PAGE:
Common App Activities: How to Fit More Than 10 Extracurriculars on Your List

Angela Sherman

Common App Activities: How to Fit More Than 10 Extracurriculars on Your List

Preparing your Common App activities can be just as stressful as completing the personal statement and college-specific supplements. This is especially true when your list of activities exceeds the limit set by the Common App! For some students, the 10 spaces for Common App activities are just not enough.

If this sounds like you, then consider the following tips for how to fit more than 10 extracurriculars on your activities list. With careful planning and a little creativity, it is possible to make everything fit.

Study the Activities List

Before thinking about how to squeeze in more than 10 activities, familiarize yourself with the way the activities list is formatted. There are 30 activity categories, ranging from “Academic” and “Athletic” to more specific types like “Debate/Speech” and “Social Justice.” In the 2020-21 version of the activities list, Common App now provides 50 characters for the position you hold in an activity and 100 characters to list the organization or club's name. Previously, students were only given 50 characters for both the role and organization's name.

This isn’t much, but you can maximize your use of the small spaces provided for your Common App activities. Take advantage of common abbreviations when appropriate and use phrases instead of sentences. With 150 characters, you have no space to waste. Don’t use it to include obvious details — dive straight into your achievements to cover as much as possible. Understand these constraints and you’ll be ready to fit more activities in.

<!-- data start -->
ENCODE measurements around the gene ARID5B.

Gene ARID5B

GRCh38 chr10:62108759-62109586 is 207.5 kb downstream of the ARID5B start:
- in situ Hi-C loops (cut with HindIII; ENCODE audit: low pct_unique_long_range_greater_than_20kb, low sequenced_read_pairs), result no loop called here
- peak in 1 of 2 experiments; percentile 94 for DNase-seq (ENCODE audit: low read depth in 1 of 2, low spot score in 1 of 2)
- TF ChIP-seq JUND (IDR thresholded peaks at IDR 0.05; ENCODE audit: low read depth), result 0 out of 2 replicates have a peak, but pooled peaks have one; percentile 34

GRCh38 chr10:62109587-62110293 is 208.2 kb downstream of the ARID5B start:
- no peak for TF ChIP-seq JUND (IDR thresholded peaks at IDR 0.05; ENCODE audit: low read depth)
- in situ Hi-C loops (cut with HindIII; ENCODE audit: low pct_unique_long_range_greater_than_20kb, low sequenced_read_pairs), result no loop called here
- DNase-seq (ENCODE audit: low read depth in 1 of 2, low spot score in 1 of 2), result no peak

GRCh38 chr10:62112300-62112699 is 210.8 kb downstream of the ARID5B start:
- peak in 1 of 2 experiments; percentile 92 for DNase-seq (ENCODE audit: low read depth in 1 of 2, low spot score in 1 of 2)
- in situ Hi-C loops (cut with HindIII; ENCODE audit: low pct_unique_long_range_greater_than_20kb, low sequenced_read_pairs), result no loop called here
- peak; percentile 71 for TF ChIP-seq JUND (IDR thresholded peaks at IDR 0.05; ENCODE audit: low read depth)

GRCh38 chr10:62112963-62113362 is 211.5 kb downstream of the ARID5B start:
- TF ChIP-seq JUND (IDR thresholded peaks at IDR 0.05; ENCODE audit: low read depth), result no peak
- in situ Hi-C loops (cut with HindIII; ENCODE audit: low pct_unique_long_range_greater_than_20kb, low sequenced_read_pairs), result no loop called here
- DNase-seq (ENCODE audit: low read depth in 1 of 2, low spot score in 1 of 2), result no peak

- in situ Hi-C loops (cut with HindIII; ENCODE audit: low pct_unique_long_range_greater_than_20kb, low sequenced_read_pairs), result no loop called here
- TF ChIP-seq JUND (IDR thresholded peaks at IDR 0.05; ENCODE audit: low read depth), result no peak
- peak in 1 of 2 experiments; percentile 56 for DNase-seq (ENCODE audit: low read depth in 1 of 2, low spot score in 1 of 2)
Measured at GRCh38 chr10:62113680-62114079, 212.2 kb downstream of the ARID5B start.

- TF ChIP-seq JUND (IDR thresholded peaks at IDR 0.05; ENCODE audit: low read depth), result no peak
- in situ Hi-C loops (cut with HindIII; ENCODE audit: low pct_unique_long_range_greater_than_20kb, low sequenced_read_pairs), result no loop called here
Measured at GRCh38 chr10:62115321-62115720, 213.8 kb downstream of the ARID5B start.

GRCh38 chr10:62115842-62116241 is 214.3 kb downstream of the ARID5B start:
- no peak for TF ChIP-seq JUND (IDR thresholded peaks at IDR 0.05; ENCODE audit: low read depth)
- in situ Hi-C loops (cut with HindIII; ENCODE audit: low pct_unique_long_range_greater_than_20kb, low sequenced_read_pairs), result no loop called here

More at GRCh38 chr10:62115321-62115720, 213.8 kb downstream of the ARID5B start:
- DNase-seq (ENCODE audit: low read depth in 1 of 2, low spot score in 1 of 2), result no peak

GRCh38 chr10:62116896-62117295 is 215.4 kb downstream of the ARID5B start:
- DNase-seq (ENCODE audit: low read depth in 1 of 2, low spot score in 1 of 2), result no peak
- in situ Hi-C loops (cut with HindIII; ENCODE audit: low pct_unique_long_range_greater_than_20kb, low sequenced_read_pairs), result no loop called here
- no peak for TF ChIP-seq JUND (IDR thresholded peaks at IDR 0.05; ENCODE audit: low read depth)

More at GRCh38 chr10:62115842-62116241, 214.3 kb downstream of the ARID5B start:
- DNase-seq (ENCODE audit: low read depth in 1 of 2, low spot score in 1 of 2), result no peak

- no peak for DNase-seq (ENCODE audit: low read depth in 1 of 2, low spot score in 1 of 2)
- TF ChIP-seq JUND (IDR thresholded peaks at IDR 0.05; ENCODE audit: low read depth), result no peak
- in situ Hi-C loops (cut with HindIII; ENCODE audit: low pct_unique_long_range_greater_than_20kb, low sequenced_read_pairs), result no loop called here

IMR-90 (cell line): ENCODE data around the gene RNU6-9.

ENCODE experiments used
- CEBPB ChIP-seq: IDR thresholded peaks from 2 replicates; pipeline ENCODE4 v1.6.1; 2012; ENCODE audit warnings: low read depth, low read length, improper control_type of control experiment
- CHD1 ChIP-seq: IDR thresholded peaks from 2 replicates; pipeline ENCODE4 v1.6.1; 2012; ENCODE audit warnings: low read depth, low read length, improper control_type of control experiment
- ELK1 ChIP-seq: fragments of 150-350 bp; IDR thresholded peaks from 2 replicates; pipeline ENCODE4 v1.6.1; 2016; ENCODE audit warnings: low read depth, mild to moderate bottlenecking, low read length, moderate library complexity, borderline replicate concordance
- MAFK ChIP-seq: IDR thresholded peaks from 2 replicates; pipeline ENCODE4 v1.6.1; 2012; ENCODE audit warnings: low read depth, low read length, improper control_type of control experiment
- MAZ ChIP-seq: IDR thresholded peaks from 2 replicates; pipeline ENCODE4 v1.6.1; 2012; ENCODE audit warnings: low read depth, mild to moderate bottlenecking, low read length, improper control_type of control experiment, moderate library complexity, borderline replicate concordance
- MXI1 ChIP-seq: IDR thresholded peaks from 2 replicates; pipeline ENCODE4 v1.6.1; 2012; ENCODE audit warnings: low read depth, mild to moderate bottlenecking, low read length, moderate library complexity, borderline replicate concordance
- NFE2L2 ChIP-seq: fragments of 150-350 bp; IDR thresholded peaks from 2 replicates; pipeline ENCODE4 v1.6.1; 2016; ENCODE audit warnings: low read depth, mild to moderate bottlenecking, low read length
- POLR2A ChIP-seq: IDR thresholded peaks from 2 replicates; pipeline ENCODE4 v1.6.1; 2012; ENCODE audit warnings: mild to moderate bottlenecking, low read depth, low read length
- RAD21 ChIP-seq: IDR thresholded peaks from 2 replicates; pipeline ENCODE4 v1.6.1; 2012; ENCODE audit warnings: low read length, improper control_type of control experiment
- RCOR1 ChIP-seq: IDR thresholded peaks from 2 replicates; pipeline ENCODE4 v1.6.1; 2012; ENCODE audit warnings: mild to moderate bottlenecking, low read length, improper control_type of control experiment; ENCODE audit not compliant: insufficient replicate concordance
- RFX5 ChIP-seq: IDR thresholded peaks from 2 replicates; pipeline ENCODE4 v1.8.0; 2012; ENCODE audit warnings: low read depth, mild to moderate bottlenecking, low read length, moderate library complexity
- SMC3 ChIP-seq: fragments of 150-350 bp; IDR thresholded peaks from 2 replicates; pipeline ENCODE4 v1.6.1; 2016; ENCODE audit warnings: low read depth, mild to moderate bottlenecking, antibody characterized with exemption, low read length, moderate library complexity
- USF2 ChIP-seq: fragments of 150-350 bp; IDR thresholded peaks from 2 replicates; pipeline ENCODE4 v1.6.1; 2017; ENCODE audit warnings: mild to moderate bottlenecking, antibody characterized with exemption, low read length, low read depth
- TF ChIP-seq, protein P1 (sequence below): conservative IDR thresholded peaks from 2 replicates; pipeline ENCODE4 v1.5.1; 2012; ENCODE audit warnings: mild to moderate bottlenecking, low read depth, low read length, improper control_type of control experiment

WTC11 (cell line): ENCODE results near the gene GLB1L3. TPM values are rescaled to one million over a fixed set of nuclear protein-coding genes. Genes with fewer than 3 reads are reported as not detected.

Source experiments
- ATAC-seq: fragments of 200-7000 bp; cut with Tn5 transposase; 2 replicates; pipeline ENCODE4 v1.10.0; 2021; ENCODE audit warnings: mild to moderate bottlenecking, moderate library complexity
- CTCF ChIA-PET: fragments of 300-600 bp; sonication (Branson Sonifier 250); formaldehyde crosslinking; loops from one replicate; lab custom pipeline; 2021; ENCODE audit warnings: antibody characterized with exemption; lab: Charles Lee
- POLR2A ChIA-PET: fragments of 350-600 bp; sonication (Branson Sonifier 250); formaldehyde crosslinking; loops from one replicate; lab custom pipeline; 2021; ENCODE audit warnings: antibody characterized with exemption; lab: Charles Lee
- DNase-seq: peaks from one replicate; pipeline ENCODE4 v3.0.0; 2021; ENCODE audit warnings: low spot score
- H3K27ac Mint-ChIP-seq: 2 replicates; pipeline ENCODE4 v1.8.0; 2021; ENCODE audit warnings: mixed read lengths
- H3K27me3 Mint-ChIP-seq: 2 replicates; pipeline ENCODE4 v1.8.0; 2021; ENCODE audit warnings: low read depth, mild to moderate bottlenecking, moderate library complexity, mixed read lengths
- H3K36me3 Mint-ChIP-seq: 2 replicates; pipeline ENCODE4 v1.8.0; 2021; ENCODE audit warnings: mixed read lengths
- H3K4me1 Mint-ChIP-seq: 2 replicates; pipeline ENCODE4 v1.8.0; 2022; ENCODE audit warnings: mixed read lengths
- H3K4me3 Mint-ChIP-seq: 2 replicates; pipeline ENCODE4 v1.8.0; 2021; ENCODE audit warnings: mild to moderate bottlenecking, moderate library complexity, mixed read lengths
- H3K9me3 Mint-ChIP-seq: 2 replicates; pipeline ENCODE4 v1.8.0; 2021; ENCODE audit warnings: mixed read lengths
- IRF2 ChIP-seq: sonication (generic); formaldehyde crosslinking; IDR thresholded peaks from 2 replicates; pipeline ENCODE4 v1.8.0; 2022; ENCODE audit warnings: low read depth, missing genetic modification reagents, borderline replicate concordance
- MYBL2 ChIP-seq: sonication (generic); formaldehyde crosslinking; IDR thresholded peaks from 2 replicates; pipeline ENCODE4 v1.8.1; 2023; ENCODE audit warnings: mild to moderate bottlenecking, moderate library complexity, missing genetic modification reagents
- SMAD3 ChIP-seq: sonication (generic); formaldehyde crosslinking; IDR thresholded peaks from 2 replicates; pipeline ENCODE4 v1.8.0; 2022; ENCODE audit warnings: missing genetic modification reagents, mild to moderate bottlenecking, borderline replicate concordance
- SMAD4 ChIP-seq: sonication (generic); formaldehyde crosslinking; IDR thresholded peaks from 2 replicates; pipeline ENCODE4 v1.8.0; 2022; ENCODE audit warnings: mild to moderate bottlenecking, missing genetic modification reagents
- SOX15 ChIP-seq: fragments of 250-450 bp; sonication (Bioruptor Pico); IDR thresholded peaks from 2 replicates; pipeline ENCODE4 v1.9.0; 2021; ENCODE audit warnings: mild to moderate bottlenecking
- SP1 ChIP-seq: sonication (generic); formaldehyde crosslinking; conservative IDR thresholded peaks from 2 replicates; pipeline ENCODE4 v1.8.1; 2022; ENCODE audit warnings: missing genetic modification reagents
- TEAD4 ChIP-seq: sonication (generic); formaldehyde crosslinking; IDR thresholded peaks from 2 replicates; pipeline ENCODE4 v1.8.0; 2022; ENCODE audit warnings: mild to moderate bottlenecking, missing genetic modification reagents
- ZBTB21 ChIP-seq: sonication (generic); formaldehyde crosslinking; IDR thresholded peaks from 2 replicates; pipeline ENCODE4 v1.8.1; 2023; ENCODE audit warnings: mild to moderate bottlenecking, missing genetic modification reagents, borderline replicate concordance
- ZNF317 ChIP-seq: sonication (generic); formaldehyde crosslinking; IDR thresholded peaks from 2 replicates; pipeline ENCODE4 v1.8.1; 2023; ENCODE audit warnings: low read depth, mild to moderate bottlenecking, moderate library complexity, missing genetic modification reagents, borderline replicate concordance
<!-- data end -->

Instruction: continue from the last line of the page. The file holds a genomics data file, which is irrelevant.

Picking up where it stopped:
My colleague David discusses more tips for fitting more Common App activities onto your list here:

Showcase Your Standout Activities

You will likely have to make some tough choices about which extracurriculars make the final cut. The first step to perfecting your Common App activities list is downsizing to include only the best and most impressive activities — ones where you made a long-term commitment, played an active role, and/or achieved significant results.

Quality over quantity will come into play as you choose which extracurriculars to feature. Just because you have 16 activities you could list doesn’t mean they are all meaningful involvements worthy of a shout out on your application. Eliminate the club you only participated in during 9th grade and the community service project you’ve done for a couple hours because your parents forced you to participate. Choose only the best of the best! If you still have 13 activities you hope to include, we have more tips for you…

Thematically Group Activities

Use the activity categories to your advantage. Since each activity must be assigned a specific activity type, why not include related activities under a single, overarching theme? Let’s say you are a member of your school choir, but also actively participate in your church’s youth group choir every Sunday. Instead of taking up two activity slots, you could select the activity type “Music: Vocal” and combine the groups for the title: “Alto, School Choir and Youth Group Choir.” Then, have a description that presents your overall history and any shining moments as a choir singer: “Have been performing at local competitions, charity concerts since 4th grade; at school, was selected out of 20 to sing solo at int’l competition.” (145 characters)